BP CEO Bernard Looney is leading the biggest transformation in the oil industry’s 160-year history, but he's staying quiet on the thorniest part: the politics.

Driving the news: In our recent interview for “Axios on HBO,” Looney made a scripted case for BP’s big plan to pivot to renewable energy and survive — and even thrive — while doing it.

Over the course of an hour, he redirected or waved off questions on the climate-change positions of President Trump and Joe Biden, BP's lobbying activities in Washington, and mistrust from the public and environmentalists over the oil industry’s willingness to address climate change.

“I get the sort of suspicion. But we are serious about this. This is in the interests of our company. It's not like we're trying to protect our existing business and get by. We are pivoting BP from being an international oil company that we've been for 111 years to becoming an integrated energy company.”
— Looney to "Axios on HBO"

The big picture: The company is facing strong headwinds: BP’s stock is tanking, investors are skeptical that the transformation can be profitable, and the pandemic is battering the entire industry’s finances. There’s little room for error.

How it works: BP unveiled in September what many experts consider the oil industry’s most aggressive plan to move away from oil and gas toward renewable energy.

By 2030:

  • Cutting its oil and gas production by 40%, which would set it apart from other producers.
  • Increasing the amount of annual spending on clean-energy technologies from $500 million to $5 billion.

By 2050:

  • Reaching “net-zero” emissions from both its operations and its own oil and gas production, which means its entire business will not emit emissions (or will offset them).
  • Cutting by 50% the emissions intensity (emissions per unit of output) from the products it sells. These emissions are at least double the emissions of BP’s operations and its own oil and gas.

The intrigue: For the CEO of an oil company that's trying to position itself as an industry leader on climate, he had little to say about either a president who encourages climate-change denial or a candidate who would pursue an aggressive climate plan that's roughly in line with BP's goal.

  • On Trump: “My response is what we're doing. … [Climate change is] a huge issue and we're in action. And, you know, I'm not going to comment on what other people's views are. People have a right to their views.”
  • On Biden: “I didn't study [Biden’s] plan in detail. … BP is supportive of any sound, sensible policy which accelerates the world on a path to net-zero. That's what we support.”

The backstory: Looney has given conflicting messages on how central government policy is to BP’s strategy.

  • “We need policymakers to incentivize lower carbon choices,” Looney told investors at a week-long meeting on the new plan in September. In our interview right after that, he said, “While policy is helpful to our strategy, our strategy is not predicated on policy.”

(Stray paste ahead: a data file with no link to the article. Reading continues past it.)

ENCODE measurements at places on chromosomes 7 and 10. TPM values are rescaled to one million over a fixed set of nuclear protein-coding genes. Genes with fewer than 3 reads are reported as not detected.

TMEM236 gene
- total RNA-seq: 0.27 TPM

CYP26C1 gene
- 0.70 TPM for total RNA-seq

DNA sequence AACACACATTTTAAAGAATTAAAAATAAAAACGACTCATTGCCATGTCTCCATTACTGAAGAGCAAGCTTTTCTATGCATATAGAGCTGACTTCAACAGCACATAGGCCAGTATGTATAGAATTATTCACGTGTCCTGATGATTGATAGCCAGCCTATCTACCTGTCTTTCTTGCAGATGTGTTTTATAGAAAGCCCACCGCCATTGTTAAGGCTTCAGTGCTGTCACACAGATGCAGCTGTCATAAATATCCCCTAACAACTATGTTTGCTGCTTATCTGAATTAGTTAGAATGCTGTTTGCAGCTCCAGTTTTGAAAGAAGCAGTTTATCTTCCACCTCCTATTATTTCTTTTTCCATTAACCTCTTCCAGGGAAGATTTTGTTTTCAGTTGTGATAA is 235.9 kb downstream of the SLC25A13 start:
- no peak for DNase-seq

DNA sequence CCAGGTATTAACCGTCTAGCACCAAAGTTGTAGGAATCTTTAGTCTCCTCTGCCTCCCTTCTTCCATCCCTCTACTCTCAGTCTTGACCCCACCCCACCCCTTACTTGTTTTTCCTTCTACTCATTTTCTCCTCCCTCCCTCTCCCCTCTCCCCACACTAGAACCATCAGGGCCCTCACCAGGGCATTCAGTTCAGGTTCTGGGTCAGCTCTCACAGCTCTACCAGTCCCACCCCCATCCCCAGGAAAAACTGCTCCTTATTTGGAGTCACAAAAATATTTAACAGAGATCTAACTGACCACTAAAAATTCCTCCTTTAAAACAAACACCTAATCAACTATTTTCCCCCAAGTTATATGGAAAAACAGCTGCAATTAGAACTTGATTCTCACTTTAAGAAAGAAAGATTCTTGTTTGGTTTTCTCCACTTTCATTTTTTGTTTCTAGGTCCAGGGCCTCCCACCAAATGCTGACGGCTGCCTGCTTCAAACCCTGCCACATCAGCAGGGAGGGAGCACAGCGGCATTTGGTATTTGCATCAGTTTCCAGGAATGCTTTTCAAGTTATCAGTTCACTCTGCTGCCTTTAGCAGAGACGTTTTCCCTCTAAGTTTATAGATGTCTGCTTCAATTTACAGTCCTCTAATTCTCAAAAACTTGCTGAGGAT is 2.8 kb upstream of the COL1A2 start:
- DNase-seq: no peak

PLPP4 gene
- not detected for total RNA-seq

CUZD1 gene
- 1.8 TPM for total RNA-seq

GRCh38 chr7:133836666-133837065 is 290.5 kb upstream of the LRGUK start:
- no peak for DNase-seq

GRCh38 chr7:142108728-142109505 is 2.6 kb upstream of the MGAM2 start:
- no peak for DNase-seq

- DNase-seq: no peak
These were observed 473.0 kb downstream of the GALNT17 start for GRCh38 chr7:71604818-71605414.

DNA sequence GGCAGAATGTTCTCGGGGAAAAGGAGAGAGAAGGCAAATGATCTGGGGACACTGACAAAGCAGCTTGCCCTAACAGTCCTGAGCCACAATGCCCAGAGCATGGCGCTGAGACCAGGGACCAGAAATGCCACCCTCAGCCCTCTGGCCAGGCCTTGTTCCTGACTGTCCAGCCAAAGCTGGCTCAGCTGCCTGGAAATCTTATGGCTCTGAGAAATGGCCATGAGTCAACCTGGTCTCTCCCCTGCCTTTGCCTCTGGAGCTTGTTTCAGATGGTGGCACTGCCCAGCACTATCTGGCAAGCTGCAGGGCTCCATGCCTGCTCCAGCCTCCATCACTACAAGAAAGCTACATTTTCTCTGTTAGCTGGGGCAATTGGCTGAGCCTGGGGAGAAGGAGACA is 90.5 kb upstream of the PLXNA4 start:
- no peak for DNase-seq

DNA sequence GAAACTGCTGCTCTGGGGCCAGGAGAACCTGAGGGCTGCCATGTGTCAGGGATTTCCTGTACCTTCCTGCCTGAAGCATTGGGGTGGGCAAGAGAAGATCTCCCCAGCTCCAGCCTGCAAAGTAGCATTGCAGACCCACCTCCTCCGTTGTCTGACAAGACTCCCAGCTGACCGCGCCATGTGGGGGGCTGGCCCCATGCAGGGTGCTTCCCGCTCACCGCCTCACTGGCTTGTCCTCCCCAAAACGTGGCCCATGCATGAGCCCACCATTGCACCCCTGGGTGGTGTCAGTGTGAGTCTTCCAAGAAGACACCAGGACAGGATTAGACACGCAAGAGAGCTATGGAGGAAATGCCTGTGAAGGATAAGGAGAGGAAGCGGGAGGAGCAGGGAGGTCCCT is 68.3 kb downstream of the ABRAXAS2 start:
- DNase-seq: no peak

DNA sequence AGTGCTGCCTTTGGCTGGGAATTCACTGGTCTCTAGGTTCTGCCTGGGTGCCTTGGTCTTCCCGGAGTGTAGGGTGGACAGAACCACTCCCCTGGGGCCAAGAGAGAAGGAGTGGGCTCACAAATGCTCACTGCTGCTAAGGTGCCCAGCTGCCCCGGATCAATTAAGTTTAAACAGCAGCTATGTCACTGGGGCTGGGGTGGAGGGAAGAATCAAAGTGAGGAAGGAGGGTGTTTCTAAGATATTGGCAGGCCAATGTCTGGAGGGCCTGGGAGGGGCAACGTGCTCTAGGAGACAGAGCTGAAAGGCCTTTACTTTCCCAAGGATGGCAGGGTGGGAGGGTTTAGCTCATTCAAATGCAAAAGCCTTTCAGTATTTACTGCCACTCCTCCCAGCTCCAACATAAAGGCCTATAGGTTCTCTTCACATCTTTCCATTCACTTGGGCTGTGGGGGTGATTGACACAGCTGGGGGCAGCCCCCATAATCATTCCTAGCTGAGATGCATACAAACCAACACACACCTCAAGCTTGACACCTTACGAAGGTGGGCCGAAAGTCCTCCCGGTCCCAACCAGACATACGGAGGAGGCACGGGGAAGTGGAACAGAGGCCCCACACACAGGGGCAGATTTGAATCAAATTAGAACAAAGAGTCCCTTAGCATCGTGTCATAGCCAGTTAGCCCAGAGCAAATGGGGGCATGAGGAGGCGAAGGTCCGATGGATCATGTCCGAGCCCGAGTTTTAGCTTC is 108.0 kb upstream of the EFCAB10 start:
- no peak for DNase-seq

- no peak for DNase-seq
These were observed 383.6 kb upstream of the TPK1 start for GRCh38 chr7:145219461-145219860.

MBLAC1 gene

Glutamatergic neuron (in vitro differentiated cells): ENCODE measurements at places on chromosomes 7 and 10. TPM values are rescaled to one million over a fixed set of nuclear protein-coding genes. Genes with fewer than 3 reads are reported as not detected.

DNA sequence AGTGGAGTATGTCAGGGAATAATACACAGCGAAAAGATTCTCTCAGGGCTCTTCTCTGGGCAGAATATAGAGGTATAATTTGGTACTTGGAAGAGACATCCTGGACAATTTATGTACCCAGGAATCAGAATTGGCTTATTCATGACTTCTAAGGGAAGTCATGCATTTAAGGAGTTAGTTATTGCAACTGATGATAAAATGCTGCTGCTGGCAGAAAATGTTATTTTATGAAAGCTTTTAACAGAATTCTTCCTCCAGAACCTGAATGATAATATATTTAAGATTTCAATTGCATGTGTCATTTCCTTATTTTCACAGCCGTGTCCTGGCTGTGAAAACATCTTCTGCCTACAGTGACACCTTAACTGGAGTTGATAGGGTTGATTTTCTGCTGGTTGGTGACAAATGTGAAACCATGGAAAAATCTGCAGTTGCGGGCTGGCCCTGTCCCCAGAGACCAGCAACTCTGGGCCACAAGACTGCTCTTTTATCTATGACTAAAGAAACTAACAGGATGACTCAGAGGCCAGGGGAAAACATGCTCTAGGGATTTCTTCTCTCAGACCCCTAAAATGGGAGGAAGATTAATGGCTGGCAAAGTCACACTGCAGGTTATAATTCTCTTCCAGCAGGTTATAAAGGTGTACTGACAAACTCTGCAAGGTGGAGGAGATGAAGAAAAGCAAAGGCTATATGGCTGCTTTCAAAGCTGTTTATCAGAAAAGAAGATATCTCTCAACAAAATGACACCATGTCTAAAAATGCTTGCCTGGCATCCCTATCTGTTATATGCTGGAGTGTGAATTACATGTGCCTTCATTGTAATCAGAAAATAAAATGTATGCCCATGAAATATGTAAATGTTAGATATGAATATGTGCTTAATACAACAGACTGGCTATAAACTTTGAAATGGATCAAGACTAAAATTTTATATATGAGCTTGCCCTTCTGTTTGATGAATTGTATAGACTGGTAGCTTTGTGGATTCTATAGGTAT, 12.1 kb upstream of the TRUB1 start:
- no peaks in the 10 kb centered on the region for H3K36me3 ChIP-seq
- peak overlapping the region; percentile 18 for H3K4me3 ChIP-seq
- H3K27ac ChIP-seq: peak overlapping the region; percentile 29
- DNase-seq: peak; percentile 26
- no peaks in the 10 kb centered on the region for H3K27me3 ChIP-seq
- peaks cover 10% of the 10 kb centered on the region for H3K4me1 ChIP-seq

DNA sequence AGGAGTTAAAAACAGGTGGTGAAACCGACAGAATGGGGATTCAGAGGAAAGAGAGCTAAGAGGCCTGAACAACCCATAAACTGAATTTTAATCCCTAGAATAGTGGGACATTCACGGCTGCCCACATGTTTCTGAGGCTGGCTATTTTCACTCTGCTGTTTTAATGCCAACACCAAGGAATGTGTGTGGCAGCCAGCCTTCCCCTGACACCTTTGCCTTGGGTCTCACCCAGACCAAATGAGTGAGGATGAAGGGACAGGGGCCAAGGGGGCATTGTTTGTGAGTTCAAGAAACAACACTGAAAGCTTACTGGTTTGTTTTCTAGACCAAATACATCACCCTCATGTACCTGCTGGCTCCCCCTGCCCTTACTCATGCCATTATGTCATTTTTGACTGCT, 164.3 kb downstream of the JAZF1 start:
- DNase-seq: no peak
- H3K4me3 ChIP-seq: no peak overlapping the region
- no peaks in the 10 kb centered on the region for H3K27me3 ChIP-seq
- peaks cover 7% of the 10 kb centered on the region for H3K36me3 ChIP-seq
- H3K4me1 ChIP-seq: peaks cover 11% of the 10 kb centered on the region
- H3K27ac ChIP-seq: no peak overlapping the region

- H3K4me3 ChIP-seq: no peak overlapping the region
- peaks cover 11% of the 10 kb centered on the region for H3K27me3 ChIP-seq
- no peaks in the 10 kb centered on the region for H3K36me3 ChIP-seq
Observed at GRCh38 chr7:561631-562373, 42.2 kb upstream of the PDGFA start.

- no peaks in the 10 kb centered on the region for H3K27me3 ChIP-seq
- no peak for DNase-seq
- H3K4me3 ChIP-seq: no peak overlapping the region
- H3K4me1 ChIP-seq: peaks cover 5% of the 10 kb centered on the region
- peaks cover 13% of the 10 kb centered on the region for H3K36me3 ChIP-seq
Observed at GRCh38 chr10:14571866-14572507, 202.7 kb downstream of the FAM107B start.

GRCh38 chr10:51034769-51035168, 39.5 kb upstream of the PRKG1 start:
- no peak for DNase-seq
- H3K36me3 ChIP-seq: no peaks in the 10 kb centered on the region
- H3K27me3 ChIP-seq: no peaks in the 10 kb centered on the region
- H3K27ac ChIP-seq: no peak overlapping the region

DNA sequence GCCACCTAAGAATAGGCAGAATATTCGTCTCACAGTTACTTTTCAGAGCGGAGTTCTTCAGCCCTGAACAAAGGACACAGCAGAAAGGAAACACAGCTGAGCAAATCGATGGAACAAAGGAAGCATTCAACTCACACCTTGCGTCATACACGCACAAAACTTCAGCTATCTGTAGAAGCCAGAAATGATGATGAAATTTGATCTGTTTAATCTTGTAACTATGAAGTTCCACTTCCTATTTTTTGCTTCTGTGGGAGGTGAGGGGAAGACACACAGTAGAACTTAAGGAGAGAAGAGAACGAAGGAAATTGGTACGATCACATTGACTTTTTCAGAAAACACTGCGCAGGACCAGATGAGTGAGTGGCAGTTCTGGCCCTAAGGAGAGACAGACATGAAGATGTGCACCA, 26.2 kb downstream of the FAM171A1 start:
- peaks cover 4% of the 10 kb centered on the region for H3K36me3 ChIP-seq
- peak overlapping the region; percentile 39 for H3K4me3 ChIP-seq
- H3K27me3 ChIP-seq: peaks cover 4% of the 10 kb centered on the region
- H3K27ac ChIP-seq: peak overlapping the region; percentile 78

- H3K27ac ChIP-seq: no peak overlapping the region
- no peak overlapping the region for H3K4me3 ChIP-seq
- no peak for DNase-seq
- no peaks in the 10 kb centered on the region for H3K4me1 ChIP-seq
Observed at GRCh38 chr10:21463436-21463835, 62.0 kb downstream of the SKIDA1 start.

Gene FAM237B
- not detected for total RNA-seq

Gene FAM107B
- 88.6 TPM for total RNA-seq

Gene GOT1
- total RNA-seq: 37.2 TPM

• Close observers are blunter. “They fare much better in a world where climate policy is strong and universal than in a world that is more fragmented and weak,” said Andrew Logan, who interacts with oil and gas companies as a senior director at the sustainable investment nonprofit Ceres.

Where it stands: BP said it would end its long-running corporate reputation campaign — which cost the company $100 million last year — and redirect at least part of that money toward supporting climate policies around the world.

  • For this year and next, the company has budgeted $6.5 million for campaigns advocating for climate policies throughout the country and in Washington, D.C., according to Geoff Morrell, a BP executive vice president responsible for global advocacy and spending.
  • “We are spending millions and would gladly spend tens of millions more if there were viable net-zero policies to actively advocate for,” Morrell said.
  • BP is supporting the European Union’s big climate policy and the United Kingdom’s plan to ban internal combustion engine cars in 2035, Looney said in the interview.

Looney deflected a few questions about past actions by BP and the industry writ large, including the sector's mixed practice over decades of helping fund initiatives doubting climate science and opposing policies.

  • “I'm not sure it helps anybody to dwell in the past when we have an incredible challenge ahead of us,” Looney said.

What we’re watching: If Biden wins the White House, BP’s new lobbying posture will be put to an immediate test.

  • Earlier this year, BP said it was leaving three trade associations, but it’s staying in the most powerful ones: the American Petroleum Institute and U.S. Chamber of Commerce. Neither one has climate policies anywhere close to what BP is pushing.

The bottom line: “The success of their climate strategy depends on society moving forward quickly as well,” said Logan. “If they’re earnest about what they’re trying to do, that will show up in their lobbying. It can’t be an ancillary effort — it has to be a core part of the strategy.”

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